During the time I spent in Takshashila, I heard a lot about Radically Networked Societies. It is a framework to think about societies structured in the Information Age. In a paper/book by Nitin Pai and Sneha Shankar, they define it thus:
A networked society is flat, its demands are diverse and often inchoate, decision-making processes are amorphous, and leadership diffuse.– Nitin Pai and Sneha Shankar, Networked Societies and Hierarchical States: The Emerging Challenge to Political Order
Nitin had a TEDx Bangalore talk on similarly organizing government at the level of cities (to begin with) to better respond to citizen’s demands in the information age.
Yesterday, I read a blog post titled, The Goodness of the Universe on the excellent, Centauri Dreams blog. The paragraph that caught my eye in the blog post was this:
At its core, life has never been about either individual or group success. Instead, life’s processes have self-organized, under selection, to advance network success. Well-built networks, not individuals or even groups, always progress. As a network, life is immortal, increasingly diverse and complex, and always improving its stability, resiliency, and intelligence.John Smart, The Goodness of the Universe
There it was again. The mention of networks. This is networks at the level of the planetary scale. He believes that both evolutionary and developmental processes are work in the Universe. He calls this the Evo-Devo Universe. In this paradigm, he believes that we are more likely to head to a non-dystopian, post-biological future.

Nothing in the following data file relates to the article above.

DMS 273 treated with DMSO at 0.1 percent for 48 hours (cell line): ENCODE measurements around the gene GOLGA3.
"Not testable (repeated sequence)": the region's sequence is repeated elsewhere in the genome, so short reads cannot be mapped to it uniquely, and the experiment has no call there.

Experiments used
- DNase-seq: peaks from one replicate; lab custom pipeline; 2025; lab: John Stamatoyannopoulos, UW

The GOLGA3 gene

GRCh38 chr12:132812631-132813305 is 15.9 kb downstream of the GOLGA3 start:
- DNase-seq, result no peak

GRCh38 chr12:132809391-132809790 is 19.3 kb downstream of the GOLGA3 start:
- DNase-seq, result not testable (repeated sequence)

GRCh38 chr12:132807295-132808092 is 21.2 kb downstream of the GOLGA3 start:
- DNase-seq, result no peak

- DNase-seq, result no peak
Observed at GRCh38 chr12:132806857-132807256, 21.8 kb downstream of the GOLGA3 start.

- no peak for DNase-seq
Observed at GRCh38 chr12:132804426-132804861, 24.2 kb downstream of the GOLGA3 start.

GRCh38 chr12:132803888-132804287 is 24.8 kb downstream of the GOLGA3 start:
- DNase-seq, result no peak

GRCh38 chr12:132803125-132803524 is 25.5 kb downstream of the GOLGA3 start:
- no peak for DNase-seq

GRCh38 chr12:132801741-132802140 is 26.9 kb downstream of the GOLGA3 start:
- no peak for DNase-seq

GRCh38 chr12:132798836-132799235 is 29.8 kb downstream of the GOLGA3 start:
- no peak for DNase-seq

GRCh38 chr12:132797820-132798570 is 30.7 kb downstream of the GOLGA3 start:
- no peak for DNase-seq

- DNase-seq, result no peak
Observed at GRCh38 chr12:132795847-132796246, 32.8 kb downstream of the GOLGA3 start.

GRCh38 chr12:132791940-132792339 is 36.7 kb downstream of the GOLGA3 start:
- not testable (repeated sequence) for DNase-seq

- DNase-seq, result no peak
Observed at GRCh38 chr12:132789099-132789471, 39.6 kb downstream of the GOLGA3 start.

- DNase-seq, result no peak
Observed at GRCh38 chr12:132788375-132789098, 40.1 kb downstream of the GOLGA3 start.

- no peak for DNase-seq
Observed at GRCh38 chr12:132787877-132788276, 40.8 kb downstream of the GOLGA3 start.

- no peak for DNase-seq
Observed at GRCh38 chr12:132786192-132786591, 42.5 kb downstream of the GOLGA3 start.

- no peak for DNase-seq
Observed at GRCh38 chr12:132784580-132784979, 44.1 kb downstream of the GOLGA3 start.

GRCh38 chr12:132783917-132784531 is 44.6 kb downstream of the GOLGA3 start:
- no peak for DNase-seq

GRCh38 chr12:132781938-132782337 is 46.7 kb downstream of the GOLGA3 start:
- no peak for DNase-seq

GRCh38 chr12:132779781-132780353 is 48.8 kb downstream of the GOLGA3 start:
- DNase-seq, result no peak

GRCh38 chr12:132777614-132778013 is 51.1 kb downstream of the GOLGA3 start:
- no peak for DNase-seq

I am also convinced we are rapidly and mostly unconsciously creating a civilization that will be ever more organized around our increasingly life-like machines. We can already see that these machines will be far smarter, faster, more capable, more miniaturized, more resource-independent, and more sustainable than our biology.John Smart, The Goodness of the Universe
The author goes on to say that at this level, the ethics and empathy in the network grows. The longer we live in this post-biological future, the more good we get. His conclusion also was interesting to me, when he says:
Also, far too many of us still believe we are headed for the stars, when our history to date shows that the most complex networks are always headed inward, into zones of ever-greater locality, miniaturization, complexity, consciousness, ethics, empathy, and adaptiveness. As I say in my books, it seems that our destiny is density, and dematerialization.John Smart, The Goodness of the Universe
We see this in part in the growth of our cities, to some extent. I think the Evo-Devo Universe is the end point for which a Radically Networked Society is the starting point. As always, it is the middle that is interesting.
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